Identity and Vocation
The tragedy is that Israel did not live up to this vocation. The prophets make that abundantly clear. For the prophets, this was not a peripheral issue; it was central to Israel’s identity and vocation. Israel’s amnesia concerning its own experience as slaves in Egypt and its failure to recognize the deep commitment of God to the marginalized led to the oppression of the poor and dispossessed—both Israelite and non-Israelite. According to the prophets, this was endangering Israel’s covenant with God. It was this warning that Amos sounded when he confronted Israel. In fact, the overwhelming mistreatment and disregard for Israel’s weakest compelled Amos to announce on God’s behalf, “The end has come upon my people Israel!” (Amos 8:2). It was this injustice that prompted Isaiah to sing a parody of a love song concerning the Lord’s vineyard (Israel) that ends with the promise that the vineyard itself will be destroyed (see Isaiah 5:1-7).
Christian concern for the most vulnerable in our world is not peripheral to our faith. It is not an optional add on.Lest we dismiss this as simply so much Old Testament mumbo jumbo, let’s remember that in Luke’s Gospel, Jesus introduced his mission with the announcement that the Spirit of the Lord was upon him to bring good news to the poor, the imprisoned and the sick (see Luke 4:16-30) and that, according to Luke, Jesus spent the vast majority of his ministry among those who were marginalized. It was to the weak, the poor and the sinners that Jesus devoted much of his attention, and it was these same disenfranchised people who responded most readily to the gospel. When we read Luke with eyes opened to the social status of those Jesus interacted with most often, we learn that his ministry was largely directed toward those who held little influence or wealth in the community of his day.
Others or Neighbours?
But what does all this have to do with us who are Christian? I think that the general tenor of Scripture compels us to recognize that Christian concern for the most vulnerable in our world is not peripheral to our faith. It is not an optional add on. Instead, the very foundation of our Christian faith leads us to active concern. The core of our mission is found in our service and advocacy for the widow, orphan and alien among us. If we neglect the poor, our worship and our piety will ring hollow—just as Israel’s worship rang hollow in the time of the great prophets Amos, Micah and Isaiah.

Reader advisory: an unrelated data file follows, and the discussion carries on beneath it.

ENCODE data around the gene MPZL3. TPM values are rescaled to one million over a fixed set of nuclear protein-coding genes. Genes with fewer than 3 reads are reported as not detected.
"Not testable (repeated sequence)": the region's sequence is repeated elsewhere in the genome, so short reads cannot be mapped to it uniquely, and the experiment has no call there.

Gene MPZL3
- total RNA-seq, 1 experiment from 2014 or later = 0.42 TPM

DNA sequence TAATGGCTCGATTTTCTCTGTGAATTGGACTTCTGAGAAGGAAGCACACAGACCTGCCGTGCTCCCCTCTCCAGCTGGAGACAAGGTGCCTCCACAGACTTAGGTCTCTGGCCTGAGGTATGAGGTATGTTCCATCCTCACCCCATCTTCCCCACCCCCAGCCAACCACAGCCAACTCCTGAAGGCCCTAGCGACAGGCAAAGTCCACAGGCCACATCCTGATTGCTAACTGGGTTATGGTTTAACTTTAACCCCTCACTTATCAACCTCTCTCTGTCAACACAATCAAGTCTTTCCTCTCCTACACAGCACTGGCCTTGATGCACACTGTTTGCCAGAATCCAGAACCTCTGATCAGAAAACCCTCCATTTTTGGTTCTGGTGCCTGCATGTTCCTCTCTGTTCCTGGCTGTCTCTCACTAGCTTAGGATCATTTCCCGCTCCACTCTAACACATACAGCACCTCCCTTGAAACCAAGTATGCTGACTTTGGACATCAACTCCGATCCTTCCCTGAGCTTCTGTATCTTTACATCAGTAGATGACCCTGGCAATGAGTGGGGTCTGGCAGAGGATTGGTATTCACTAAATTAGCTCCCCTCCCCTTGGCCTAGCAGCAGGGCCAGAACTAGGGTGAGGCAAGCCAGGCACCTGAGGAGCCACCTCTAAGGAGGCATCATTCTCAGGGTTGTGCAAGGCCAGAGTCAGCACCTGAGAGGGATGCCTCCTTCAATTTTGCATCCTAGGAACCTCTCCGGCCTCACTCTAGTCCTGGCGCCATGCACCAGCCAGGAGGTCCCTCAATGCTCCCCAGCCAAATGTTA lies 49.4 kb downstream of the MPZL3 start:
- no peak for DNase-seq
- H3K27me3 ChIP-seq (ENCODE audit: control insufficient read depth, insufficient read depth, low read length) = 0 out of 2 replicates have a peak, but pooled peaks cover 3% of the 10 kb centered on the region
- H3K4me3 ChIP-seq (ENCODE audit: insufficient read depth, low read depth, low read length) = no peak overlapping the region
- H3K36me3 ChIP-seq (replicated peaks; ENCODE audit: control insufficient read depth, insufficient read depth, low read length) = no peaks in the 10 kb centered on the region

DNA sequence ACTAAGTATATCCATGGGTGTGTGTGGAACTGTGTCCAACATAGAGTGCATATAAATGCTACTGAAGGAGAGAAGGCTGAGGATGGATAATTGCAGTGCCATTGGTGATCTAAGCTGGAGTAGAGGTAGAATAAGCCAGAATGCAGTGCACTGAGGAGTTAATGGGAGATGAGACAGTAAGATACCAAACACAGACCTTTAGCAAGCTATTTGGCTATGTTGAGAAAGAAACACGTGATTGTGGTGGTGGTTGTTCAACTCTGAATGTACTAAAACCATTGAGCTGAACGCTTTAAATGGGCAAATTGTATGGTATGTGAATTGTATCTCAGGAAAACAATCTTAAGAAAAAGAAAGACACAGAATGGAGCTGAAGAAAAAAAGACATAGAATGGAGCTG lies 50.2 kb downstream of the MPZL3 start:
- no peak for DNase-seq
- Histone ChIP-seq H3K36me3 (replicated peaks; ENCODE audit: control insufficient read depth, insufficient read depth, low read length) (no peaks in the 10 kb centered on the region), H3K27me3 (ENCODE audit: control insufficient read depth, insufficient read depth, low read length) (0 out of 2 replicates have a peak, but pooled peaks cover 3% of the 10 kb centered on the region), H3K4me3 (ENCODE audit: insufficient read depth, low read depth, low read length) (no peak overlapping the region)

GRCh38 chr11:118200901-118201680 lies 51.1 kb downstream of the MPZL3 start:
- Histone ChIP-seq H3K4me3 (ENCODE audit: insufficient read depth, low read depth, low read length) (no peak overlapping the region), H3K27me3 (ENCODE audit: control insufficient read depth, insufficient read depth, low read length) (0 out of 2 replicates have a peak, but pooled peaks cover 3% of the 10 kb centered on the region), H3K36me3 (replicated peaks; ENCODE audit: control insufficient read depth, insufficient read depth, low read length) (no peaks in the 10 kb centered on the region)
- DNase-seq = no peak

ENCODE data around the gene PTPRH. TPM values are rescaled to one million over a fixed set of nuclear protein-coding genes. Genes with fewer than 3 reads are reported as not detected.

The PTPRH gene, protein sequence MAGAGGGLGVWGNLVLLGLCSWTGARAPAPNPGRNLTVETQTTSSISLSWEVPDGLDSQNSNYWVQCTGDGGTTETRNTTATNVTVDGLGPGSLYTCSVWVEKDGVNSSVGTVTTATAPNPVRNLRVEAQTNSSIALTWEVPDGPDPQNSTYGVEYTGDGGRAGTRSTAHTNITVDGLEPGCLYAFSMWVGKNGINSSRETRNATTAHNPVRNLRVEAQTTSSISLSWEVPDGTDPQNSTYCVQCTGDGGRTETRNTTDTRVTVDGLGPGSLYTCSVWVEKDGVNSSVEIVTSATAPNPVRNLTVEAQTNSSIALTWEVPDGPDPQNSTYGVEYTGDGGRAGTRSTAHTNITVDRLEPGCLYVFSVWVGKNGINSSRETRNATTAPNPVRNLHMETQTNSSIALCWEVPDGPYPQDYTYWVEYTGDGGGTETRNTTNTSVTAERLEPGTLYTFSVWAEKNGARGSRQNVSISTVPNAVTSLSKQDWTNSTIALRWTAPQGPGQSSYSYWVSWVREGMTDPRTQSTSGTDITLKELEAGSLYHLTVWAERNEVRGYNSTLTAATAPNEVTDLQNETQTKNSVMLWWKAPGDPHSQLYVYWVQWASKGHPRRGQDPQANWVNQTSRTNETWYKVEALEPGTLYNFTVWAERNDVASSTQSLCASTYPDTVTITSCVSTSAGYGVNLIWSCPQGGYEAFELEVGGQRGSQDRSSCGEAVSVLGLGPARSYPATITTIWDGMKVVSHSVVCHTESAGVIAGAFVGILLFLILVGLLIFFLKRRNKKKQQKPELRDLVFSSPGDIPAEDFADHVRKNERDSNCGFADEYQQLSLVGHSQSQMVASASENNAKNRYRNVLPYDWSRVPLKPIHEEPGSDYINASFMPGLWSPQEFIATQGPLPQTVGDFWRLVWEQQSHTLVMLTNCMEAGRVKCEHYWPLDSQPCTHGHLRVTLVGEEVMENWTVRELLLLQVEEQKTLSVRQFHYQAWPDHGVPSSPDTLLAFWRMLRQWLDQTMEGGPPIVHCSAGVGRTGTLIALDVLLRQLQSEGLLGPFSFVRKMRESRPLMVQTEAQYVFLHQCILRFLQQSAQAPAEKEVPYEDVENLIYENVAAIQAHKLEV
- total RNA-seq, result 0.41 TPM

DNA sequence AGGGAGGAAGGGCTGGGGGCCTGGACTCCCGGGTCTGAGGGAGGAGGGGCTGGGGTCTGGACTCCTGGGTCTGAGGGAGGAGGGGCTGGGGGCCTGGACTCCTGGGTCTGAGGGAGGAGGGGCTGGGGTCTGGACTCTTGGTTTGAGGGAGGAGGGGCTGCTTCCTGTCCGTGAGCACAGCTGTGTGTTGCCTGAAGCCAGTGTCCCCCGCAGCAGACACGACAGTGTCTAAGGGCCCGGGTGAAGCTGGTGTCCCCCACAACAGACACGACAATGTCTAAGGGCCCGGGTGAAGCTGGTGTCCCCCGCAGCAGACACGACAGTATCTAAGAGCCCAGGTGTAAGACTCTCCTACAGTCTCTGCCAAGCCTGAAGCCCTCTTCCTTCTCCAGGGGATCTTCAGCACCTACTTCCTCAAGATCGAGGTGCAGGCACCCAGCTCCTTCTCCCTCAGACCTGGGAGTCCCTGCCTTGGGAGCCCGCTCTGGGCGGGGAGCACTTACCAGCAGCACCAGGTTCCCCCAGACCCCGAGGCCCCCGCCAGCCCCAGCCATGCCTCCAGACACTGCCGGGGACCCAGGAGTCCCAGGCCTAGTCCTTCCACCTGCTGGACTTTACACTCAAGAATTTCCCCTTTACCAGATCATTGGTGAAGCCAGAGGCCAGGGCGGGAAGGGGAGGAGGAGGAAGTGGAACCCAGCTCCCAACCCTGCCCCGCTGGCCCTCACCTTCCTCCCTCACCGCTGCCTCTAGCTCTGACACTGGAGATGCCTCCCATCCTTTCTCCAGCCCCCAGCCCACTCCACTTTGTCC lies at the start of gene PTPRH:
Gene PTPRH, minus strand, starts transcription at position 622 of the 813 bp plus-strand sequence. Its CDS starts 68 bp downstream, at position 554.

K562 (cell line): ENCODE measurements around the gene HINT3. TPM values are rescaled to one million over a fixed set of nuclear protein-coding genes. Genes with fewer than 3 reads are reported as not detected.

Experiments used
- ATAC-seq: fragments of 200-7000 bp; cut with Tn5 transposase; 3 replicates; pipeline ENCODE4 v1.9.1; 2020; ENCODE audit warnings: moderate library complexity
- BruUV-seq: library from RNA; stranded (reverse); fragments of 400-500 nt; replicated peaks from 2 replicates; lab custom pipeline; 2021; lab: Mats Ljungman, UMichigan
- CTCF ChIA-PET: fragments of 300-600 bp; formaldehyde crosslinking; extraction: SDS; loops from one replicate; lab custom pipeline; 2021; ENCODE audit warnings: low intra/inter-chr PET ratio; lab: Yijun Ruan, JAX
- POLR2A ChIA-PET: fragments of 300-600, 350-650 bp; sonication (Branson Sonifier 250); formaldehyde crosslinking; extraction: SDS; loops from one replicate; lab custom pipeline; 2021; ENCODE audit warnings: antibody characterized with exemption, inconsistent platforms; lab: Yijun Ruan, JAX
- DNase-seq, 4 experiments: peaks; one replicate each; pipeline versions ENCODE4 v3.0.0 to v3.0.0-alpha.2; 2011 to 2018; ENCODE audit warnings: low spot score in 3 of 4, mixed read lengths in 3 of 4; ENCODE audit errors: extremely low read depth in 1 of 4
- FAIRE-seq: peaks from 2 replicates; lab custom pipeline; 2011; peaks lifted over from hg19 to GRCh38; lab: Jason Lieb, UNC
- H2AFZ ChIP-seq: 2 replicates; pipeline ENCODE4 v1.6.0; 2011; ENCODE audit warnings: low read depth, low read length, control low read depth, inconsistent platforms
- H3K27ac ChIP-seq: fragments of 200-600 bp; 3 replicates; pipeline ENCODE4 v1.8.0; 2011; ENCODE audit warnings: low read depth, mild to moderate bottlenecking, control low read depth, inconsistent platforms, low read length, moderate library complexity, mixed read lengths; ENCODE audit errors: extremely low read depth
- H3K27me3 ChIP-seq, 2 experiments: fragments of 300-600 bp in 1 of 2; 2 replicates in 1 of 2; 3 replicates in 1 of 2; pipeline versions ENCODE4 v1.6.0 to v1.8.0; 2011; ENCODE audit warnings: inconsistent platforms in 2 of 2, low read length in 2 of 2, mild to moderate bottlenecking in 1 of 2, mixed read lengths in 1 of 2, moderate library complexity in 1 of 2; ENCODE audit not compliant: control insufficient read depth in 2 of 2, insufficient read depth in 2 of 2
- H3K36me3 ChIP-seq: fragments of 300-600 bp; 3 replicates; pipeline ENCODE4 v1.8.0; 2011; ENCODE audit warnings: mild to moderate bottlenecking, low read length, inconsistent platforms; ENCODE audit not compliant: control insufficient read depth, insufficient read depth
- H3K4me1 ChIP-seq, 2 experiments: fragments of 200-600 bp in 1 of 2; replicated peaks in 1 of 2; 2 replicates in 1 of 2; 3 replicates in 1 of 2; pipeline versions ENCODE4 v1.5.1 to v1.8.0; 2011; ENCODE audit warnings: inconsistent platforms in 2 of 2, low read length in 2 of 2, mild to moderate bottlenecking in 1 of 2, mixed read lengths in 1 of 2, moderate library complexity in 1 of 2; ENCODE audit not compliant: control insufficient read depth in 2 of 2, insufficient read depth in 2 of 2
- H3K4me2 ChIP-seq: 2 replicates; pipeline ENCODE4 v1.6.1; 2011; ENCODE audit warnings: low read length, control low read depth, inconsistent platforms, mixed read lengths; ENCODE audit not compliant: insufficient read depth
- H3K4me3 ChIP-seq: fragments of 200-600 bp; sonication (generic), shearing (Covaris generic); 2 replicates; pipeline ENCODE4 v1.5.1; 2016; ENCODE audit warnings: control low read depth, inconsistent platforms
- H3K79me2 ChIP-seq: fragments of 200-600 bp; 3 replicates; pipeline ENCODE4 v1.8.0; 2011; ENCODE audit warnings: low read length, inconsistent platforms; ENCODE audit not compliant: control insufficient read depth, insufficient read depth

We also need to ask ourselves, “Who are the widows, the orphans and the aliens in our society?” Who are the most vulnerable and who are marginalized most easily? We may see them as outsiders, intruders, “others.” Look for those who are often viewed as being a little less “human,” those who are said to “invade” or “infest” our land. Listen for language that strips them of their dignity as human beings. But it is these people whom God views with special concern—and so should we.
What we learn from the Bible is that the quality of a society is not to be judged by its wealth, power or affluence, but rather by the way it treats (or mistreats) those who have the least—the least influence, the fewest resources, the lowest standing in the courts. We shall be judged according to how we deal with “the least of these” (see Matthew 25:31-46). Our praises to the God revealed in Scripture sound like clanging cymbals when our neighbours are hungry, homeless or incarcerated. And if the prophets are to be believed—and if Jesus himself is to be believed—a society that mistreats its widows, orphans and aliens will not endure. God will not permit it.
Dr. Donald E. Burke is a professor of biblical studies at Booth University College in Winnipeg.